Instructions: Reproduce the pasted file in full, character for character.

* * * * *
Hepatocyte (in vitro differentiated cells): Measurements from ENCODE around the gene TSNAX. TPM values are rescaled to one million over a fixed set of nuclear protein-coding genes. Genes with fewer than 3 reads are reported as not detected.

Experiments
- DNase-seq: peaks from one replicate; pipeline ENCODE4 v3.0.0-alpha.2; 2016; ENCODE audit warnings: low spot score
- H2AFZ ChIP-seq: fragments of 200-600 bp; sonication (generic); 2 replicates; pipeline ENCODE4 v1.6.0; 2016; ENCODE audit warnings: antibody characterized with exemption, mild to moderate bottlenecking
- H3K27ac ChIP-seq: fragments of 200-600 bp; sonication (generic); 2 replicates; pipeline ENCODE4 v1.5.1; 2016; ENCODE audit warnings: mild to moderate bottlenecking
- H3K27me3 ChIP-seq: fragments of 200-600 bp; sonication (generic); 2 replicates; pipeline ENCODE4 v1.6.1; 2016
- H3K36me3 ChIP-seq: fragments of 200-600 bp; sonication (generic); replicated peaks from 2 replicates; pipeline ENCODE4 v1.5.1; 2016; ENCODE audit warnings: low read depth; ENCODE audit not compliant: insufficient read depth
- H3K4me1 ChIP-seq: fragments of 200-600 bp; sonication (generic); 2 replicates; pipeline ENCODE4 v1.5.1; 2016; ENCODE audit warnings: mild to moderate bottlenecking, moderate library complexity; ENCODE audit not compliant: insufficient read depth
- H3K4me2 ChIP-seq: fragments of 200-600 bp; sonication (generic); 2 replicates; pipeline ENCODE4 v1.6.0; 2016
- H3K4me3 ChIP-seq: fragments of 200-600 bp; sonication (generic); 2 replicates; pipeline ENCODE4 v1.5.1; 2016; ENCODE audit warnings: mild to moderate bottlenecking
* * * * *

Hepatocyte (in vitro differentiated cells): Measurements from ENCODE around the gene TSNAX. TPM values are rescaled to one million over a fixed set of nuclear protein-coding genes. Genes with fewer than 3 reads are reported as not detected.

Experiments
- DNase-seq: peaks from one replicate; pipeline ENCODE4 v3.0.0-alpha.2; 2016; ENCODE audit warnings: low spot score
- H2AFZ ChIP-seq: fragments of 200-600 bp; sonication (generic); 2 replicates; pipeline ENCODE4 v1.6.0; 2016; ENCODE audit warnings: antibody characterized with exemption, mild to moderate bottlenecking
- H3K27ac ChIP-seq: fragments of 200-600 bp; sonication (generic); 2 replicates; pipeline ENCODE4 v1.5.1; 2016; ENCODE audit warnings: mild to moderate bottlenecking
- H3K27me3 ChIP-seq: fragments of 200-600 bp; sonication (generic); 2 replicates; pipeline ENCODE4 v1.6.1; 2016
- H3K36me3 ChIP-seq: fragments of 200-600 bp; sonication (generic); replicated peaks from 2 replicates; pipeline ENCODE4 v1.5.1; 2016; ENCODE audit warnings: low read depth; ENCODE audit not compliant: insufficient read depth
- H3K4me1 ChIP-seq: fragments of 200-600 bp; sonication (generic); 2 replicates; pipeline ENCODE4 v1.5.1; 2016; ENCODE audit warnings: mild to moderate bottlenecking, moderate library complexity; ENCODE audit not compliant: insufficient read depth
- H3K4me2 ChIP-seq: fragments of 200-600 bp; sonication (generic); 2 replicates; pipeline ENCODE4 v1.6.0; 2016
- H3K4me3 ChIP-seq: fragments of 200-600 bp; sonication (generic); 2 replicates; pipeline ENCODE4 v1.5.1; 2016; ENCODE audit warnings: mild to moderate bottlenecking